Five Reasons VCs Are Bullish About This Year's Outlook for Startups
Technology startups have faced a tough climate over the last year. The Bloomberg U.S. Startups Barometer, a weekly gauge that tracks both the funding flowing into private tech companies as well as the exits that make their investors money, is now near its lowest level since 2014.
But venture capitalists are optimistic that things will turn around this year. Here's why.
1. Investors expect more IPOs this year
Last year was a particularly slow one for initial public offerings as well as acquisitions within the tech industry -- so it’s not surprising that investors expect 2017 will be better. The hope is that successful IPOs from some of the largest startups such as like Snap Inc., which filed publicly last week for an initial share sale, will encourage smaller companies that have been on the fence to go public as well.
“Most bankers are predicting 30 to 40 IPOs, and that’s up substantially over 2016,” said Scott Raney, a partner at Redpoint Ventures. “A lot of companies think it’s a good time to go public, and a lot of companies have the ability to go public.”
But the industry got a bit of a shock when AppDynamics, which was expected to be a trendsetter for the year’s tech IPOs, announced a surprise sale to Cisco Systems Inc. the day before it was supposed to price its shares.
2. Venture capital firms are stockpiled with cash
Venture capital firms raised $41.6 billion in 2016, the most since since 2001, according to research firm PitchBook Data and the National Venture Capital Association. With that amount of cash sitting on the sidelines, there's a good chance it will be put to use in the near future, said Nizar Tarhuni, an analyst at PitchBook.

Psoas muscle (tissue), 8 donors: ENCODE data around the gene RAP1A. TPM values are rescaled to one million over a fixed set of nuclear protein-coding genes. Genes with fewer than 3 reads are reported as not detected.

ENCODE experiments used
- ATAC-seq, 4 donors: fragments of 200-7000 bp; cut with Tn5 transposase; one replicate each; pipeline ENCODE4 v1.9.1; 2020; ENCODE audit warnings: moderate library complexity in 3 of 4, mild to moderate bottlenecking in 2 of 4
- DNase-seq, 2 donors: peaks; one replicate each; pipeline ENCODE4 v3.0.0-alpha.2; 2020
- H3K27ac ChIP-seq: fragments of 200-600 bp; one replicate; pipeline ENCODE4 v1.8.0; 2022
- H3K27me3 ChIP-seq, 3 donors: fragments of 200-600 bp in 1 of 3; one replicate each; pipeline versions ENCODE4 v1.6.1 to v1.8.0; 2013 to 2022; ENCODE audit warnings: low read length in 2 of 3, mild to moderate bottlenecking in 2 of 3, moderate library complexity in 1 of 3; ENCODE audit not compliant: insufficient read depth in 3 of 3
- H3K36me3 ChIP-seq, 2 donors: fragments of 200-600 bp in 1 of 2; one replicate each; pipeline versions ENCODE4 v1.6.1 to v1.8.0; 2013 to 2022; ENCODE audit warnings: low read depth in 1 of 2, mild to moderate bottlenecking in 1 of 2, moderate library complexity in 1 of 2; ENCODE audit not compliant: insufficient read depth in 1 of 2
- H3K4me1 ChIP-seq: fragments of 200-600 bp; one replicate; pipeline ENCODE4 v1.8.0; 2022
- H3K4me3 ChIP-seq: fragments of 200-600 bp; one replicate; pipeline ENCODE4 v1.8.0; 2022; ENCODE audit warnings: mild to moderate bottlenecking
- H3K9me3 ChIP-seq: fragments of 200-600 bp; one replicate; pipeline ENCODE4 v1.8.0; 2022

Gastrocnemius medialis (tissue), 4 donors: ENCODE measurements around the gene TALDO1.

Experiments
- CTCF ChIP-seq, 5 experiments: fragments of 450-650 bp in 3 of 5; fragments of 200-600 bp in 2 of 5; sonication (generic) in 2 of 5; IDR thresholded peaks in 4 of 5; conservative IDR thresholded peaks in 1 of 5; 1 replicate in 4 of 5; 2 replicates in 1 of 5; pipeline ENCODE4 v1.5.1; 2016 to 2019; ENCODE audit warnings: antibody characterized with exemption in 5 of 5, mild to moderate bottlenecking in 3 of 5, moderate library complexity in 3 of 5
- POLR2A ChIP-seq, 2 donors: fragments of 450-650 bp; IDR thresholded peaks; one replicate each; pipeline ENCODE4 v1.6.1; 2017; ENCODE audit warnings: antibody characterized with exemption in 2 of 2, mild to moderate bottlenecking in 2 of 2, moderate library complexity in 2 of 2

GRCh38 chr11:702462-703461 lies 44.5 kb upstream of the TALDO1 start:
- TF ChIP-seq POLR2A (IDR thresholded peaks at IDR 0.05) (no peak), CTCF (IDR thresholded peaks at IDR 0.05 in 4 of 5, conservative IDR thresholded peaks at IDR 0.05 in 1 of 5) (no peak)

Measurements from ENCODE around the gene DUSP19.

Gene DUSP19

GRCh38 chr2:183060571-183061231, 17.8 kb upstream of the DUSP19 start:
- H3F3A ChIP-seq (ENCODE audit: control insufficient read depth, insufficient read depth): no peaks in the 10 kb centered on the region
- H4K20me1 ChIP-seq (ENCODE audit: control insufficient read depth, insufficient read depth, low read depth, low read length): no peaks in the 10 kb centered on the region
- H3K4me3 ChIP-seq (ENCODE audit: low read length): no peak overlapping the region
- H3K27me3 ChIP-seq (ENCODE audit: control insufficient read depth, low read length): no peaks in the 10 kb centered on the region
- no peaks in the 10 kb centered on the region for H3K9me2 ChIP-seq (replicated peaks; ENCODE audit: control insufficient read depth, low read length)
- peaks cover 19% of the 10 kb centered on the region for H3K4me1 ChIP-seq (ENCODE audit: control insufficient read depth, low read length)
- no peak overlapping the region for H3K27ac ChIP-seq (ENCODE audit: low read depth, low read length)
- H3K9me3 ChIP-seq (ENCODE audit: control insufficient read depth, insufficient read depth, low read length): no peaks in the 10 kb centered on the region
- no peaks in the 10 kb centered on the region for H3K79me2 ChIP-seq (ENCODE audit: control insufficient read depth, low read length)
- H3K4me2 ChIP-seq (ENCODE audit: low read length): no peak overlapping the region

3. The stock market is booming
On Jan. 25, the Dow Jones Industrial Average cracked 20,000 for the very first time. Public companies, "seeing their stock price go up, are more emboldened to acquire smaller companies,” said Maha Ibrahim, general partner at Canaan Partners.
4. Favorable policies could free up cash at big tech companies
President Trump has suggested cutting taxes on companies’ accumulated offshore earnings to persuade them to bring back that money to the U.S. If his repatriation plan goes into effect, many companies may start making use of their overseas profits -- not just to build factories and create jobs, as Trump has intended, but also to fund domestic investments.
“If that happens, I would assume there’s going to be a ton of M&A,” said Marvin Liao, a partner at 500 Startups. “There’s a very good chance of that happening under his regime.”
5. Even non-tech companies are interested in startups
It's not just the tech giants like Google and Facebook that are interested in startups -- there’s a new batch of buyers in industries like retail that are looking to acquire the talent, the strategies and the customer base that their smaller rivals have developed.
There's been "a rush of non-tech incumbents active in private tech markets as of late, like Walmart and Jet.com, Unilever and Dollar Shave Club, Under Armour and MyFitnessPal," said Vas Natarajan, a partner at Accel Partners.
For large companies, spending a few billion dollars to acquire a tech business is a small price to pay to mitigate the threats that these startups pose to their core business, according to Natarajan.
Check back in every Monday for a new weekly reading of the Bloomberg U.S. Startups Barometer. The index tracks the business conditions for venture capital-backed private technology companies that are based in the U.S.
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